**202** included in the parallel processing subsystem **112** of **202**, as indicated above, parallel processing subsystem **112** may include any number of PPUs **202**. As shown, PPU **202** is coupled to a local parallel processing (PP) memory **204**. PPU **202** and PP memory **204** may be implemented using one or more integrated circuit devices, such as programmable processors, application specific integrated circuits (ASICs), or memory devices, or in any other technically feasible fashion.

In some embodiments, PPU **202** comprises a graphics processing unit (GPU) that may be configured to implement a graphics rendering pipeline to perform various operations related to generating pixel data based on graphics data supplied by CPU **102** and/or system memory **104**. When processing graphics data, PP memory **204** can be used as graphics memory that stores one or more conventional frame buffers and, if needed, one or more other render targets as well. Among other things, PP memory **204** may be used to store and update pixel data and deliver final pixel data or display frames to an optional display device **110** for display. In some embodiments, PPU **202** also may be configured for general-purpose processing and compute operations. In some embodiments, computer system **100** may be a server machine in a cloud computing environment. In such embodiments, computer system **100** may not have a display device **110**. Instead, computer system **100** may generate equivalent output information by transmitting commands in the form of messages over a network via the network adapter **118**.

In some embodiments, CPU **102** is the master processor of computer system **100**, controlling and coordinating operations of other system components. In one embodiment, CPU **102** issues commands that control the operation of PPU **202**. In some embodiments, CPU **102** writes a stream of commands for PPU **202** to a data structure (not explicitly shown in either **104**, PP memory **204**, or another storage location accessible to both CPU **102** and PPU **202**. A pointer to the data structure is written to a command queue, also referred to herein as a pushbuffer, to initiate processing of the stream of commands in the data structure. In one embodiment, the PPU **202** reads command streams from the command queue and then executes commands asynchronously relative to the operation of CPU **102**. In embodiments where multiple pushbuffers are generated, execution priorities may be specified for each pushbuffer by an application program via device driver to control scheduling of the different pushbuffers.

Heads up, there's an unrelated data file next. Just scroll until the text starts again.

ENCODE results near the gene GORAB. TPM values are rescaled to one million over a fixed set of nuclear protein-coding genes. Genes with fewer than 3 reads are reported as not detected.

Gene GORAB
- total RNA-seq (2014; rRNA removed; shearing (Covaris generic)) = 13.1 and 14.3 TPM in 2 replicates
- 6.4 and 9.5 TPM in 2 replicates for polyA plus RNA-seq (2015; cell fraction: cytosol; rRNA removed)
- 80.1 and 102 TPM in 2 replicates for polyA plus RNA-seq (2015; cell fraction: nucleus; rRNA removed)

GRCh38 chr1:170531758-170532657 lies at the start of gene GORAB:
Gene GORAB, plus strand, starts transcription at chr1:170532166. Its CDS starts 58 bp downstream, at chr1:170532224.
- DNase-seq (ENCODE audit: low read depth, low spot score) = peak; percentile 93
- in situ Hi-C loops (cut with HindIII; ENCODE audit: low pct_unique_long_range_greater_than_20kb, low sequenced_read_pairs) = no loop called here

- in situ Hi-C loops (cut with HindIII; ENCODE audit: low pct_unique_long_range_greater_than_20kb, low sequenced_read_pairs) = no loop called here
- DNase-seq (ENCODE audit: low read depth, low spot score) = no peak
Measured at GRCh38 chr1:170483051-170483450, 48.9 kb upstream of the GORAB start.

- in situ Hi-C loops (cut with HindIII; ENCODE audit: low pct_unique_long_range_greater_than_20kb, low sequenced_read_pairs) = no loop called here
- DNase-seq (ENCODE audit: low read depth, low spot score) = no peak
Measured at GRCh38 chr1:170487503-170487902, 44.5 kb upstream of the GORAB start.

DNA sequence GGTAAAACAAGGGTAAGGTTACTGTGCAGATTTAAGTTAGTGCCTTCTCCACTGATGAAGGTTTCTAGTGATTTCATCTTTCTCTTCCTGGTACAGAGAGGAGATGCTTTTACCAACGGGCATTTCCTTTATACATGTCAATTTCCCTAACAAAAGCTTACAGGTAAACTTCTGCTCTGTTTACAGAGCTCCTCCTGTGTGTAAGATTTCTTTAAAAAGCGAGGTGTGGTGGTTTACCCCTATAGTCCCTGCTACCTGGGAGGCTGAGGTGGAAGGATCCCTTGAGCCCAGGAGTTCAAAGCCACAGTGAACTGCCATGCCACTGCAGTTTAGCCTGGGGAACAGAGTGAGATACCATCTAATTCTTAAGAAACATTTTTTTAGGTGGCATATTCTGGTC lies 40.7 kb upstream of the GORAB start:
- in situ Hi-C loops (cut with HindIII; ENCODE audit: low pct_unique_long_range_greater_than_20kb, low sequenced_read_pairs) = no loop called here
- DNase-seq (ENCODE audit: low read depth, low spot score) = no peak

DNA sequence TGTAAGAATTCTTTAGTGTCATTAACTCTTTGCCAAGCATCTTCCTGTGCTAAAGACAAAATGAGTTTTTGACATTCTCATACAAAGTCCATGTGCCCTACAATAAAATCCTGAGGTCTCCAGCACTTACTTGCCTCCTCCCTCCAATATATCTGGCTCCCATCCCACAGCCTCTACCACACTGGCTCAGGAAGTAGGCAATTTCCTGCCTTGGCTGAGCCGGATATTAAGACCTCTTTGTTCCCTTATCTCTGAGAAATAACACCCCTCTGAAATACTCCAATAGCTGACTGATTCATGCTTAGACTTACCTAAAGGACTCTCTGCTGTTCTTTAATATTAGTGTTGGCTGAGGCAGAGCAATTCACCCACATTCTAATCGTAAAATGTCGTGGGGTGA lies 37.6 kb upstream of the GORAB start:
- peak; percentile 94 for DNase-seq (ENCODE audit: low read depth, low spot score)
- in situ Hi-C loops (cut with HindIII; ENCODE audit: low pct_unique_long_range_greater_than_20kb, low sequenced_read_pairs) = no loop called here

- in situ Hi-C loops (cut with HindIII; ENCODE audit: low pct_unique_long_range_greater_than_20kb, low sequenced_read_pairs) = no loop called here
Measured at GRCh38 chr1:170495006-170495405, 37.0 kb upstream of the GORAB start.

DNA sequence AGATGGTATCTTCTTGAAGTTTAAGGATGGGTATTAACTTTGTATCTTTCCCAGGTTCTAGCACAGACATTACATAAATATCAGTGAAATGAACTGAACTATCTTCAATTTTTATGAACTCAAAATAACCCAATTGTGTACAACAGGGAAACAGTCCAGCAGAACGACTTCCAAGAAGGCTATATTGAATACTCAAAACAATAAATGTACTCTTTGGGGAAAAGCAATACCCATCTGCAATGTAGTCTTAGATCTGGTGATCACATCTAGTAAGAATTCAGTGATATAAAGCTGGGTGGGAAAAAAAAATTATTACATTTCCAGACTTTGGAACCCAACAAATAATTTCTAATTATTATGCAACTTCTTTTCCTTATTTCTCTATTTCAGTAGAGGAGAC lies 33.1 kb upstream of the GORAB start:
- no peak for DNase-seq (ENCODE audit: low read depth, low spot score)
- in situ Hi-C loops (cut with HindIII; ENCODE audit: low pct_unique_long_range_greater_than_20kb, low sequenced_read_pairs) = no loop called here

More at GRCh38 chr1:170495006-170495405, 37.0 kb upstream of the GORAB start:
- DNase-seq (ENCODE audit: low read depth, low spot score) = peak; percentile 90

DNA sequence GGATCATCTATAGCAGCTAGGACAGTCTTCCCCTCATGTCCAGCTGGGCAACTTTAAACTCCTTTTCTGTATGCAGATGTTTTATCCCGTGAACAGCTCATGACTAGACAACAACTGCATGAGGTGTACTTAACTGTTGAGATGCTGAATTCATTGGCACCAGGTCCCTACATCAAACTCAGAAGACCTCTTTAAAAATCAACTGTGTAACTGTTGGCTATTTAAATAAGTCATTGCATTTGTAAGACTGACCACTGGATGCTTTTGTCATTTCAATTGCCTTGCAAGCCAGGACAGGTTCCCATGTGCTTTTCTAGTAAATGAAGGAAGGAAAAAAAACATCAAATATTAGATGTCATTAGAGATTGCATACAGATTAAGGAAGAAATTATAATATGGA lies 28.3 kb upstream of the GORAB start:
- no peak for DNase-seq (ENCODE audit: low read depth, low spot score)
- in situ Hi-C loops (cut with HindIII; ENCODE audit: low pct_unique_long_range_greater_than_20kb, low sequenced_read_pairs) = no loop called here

In one embodiment, PPU **202** includes an I/O (input/output) unit **205** that communicates with the rest of computer system **100** via the communication path **113** and memory bridge **105**. In one embodiment, I/O unit **205** generates packets (or other signals) for transmission on communication path **113** and also receives all incoming packets (or other signals) from communication path **113**, directing the incoming packets to appropriate components of PPU **202**. For example, commands related to processing tasks may be directed to a host interface **206**, while commands related to memory operations (e.g., reading from or writing to PP memory **204**) may be directed to a crossbar unit **210**. In one embodiment, host interface **206** reads each command queue and transmits the command stream stored in the command queue to a front end **212**.

As mentioned above in conjunction with **202** to the rest of computer system **100** may be varied. In some embodiments, parallel processing subsystem **112**, which includes at least one PPU **202**, is implemented as an add-in card that can be inserted into an expansion slot of computer system **100**. In other embodiments, PPU **202** can be integrated on a single chip with a bus bridge, such as memory bridge **105** or I/O bridge **107**. Again, in still other embodiments, some or all of the elements of PPU **202** may be included along with CPU **102** in a single integrated circuit or system of chip (SoC).

In one embodiment, front end **212** transmits processing tasks received from host interface **206** to a work distribution unit (not shown) within task/work unit **207**. In one embodiment, the work distribution unit receives pointers to processing tasks that are encoded as task metadata (TMD) and stored in memory. The pointers to TMDs are included in a command stream that is stored as a command queue and received by the front end unit **212** from the host interface **206**. Processing tasks that may be encoded as TMDs include indices associated with the data to be processed as well as state parameters and commands that define how the data is to be processed. For example, the state parameters and commands could define the program to be executed on the data. Also for example, the TMD could specify the number and configuration of the set of CTAs. Generally, each TMD corresponds to one task. The task/work unit **207** receives tasks from the front end **212** and ensures that GPCs **208** are configured to a valid state before the processing task specified by each one of the TMDs is initiated. A priority may be specified for each TMD that is used to schedule the execution of the processing task. Processing tasks also may be received from the processing cluster array **230**. Optionally, the TMD may include a parameter that controls whether the TMD is added to the head or the tail of a list of processing tasks (or to a list of pointers to the processing tasks), thereby providing another level of control over execution priority.